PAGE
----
Last week, the American Immigration Counsel reported a sharp, one-year decline in the number of F-1 Student Visas issued to international students seeking to study in US colleges and universities. According to the Counsel, the State Department “only issued 393,573 international student (F-1) visas last year, representing a 17 percent drop from 2016 and a near-40 percent decrease from the peak year of 2015.” The reason: “school officials are reporting that international students are facing higher scrutiny from the State Department before being granted a visa.” The result: “American universities [are] less diverse and financially solvent.”
Colleges and universities throughout Pennsylvania, New Jersey, and New York are already feeling the impact, as international students constitute a significant source of annual revenue. » Read More
On Friday, President Donald Trump reluctantly signed into law the Omnibus Appropriations Act for the 2018 Fiscal Year. The law, which funds the US Government until September 30, 2018, also extends several immigration programs. These include the E-Verify Employee Immigration Verification System, Conrad 30 (foreign medical graduates and doctors), Special Immigrant Visa for Religious Workers, and EB-5 Investor Visa Program. » Read More
Proposed Budget Leaves Much Unanswered on Immigration
Congress released a proposed omnibus budget on Wednesday that addresses certain immigration issues but leaves many of the most important issues unaddressed.
What the Bill Does: In a compromise, the bill adds funding for an additional 328 Customs and Border Patrol Officers for border security, but at the same time, requires Immigration and Customs Enforcement (ICE) to reduce the number of immigrants in detention facilities. » Read More
On Monday, an Immigration and Customs Enforcement (ICE) spokesperson, James Schwab, announced his resignation, stating that he did not “want to perpetuate misleading facts” posited by U.S. Attorney General Jeff Sessions and other government officials.
Schwab’s resignation was sparked by statements from the Department of Justice, which claimed about 800 undocumented immigrants evaded ICE sweeps because the Mayor of Oakland, Libby Schaaf, announced the raids the day before they were set to begin. » Read More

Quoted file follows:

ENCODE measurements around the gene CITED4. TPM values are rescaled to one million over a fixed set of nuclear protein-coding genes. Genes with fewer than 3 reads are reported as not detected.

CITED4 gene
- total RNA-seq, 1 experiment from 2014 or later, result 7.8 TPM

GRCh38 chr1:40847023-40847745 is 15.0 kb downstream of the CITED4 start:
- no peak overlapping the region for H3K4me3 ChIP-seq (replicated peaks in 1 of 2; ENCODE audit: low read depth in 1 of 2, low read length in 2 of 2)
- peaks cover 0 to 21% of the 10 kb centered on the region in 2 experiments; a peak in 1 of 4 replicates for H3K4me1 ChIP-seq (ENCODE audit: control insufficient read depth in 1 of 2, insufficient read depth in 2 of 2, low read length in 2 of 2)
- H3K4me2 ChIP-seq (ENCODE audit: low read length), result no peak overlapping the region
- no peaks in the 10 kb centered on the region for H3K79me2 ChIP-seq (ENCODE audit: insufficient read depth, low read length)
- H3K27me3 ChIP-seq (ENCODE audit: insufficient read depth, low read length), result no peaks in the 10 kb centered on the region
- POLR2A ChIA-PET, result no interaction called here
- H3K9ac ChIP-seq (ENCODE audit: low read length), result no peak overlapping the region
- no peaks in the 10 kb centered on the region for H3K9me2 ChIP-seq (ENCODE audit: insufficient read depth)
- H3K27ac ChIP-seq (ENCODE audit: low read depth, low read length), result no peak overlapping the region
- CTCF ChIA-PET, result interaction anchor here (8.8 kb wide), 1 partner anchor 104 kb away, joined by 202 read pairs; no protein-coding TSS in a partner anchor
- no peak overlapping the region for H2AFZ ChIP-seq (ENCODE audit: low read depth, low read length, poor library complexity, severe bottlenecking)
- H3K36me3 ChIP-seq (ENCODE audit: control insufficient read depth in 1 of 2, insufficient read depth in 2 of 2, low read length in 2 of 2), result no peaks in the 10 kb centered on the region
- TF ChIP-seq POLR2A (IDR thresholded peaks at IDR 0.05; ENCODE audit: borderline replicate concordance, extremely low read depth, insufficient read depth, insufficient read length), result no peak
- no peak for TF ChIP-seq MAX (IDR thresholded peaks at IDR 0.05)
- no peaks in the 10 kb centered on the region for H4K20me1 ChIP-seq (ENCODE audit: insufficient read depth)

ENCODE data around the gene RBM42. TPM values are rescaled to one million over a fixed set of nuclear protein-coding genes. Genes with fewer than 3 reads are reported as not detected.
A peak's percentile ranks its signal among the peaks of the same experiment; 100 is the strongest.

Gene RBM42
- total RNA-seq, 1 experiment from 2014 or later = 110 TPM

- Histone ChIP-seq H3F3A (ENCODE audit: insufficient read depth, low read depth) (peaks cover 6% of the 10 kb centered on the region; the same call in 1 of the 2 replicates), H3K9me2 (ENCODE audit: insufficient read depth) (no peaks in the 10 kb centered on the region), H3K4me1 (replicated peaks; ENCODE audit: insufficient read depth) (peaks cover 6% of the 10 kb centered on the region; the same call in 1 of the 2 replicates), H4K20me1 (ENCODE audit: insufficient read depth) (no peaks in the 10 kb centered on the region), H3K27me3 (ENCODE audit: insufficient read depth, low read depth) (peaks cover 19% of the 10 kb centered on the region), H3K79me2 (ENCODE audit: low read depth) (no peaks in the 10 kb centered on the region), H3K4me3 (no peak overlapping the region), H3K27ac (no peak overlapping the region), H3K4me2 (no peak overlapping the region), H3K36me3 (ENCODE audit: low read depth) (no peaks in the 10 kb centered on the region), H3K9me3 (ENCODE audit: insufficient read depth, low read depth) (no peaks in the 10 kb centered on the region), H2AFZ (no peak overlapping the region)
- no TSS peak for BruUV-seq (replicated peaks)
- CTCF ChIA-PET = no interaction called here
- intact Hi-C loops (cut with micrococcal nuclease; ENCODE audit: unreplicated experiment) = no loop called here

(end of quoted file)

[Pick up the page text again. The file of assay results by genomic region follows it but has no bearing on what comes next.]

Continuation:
On Tuesday night, the U.S. Department of Justice (DOJ) filed a lawsuit against the State of California, as well as Governor Jerry Brown and Attorney General of the State Xavier Becerra, asserting that California’s “sanctuary city” laws improperly interfere with federal immigration enforcement. » Read More
Last week, Hudson County, New Jersey, officials announced the county’s withdrawal from a controversial immigration enforcement agreement with the Department of Homeland Security (DHS), known as the “287(g) Program.” Under the 287(g) Program, corrections officers at the Hudson County jail in Kearny, New Jersey, were deputized as federal immigration agents, allowing them to investigate immigration violations, ask questions of inmates related to their immigration status, conduct immigration arrests, and initiate deportation proceedings. » Read More
William C. Menard, an Associate of the law firm Norris McLaughlin & Marcus, P.A., spoke about immigration detention with Monica Campbell on “The World,” a collaboration between Public Radio International (PRI) and the BBC, and what effect this procedure has on immigrants’ rights. » Read More
Raymond G. Lahoud, a Member of Norris McLaughlin & Marcus, P.A., and Chair of its Immigration Law Practice, presented at the 2018 New York Asylum and Immigration Conference held at New York Law School on February 23. Intended for new and experienced attorneys, as well as professors, featured topics included an intro to asylum law, ethics in immigration law, the future of immigration, Unicef and UNHCR Statelessness and child migrants, diversity and inclusion, best practices before the Asylum Office, how to prove persecution on account of a protected ground, direct and cross examination, and motions to reopen and reconsider. » Read More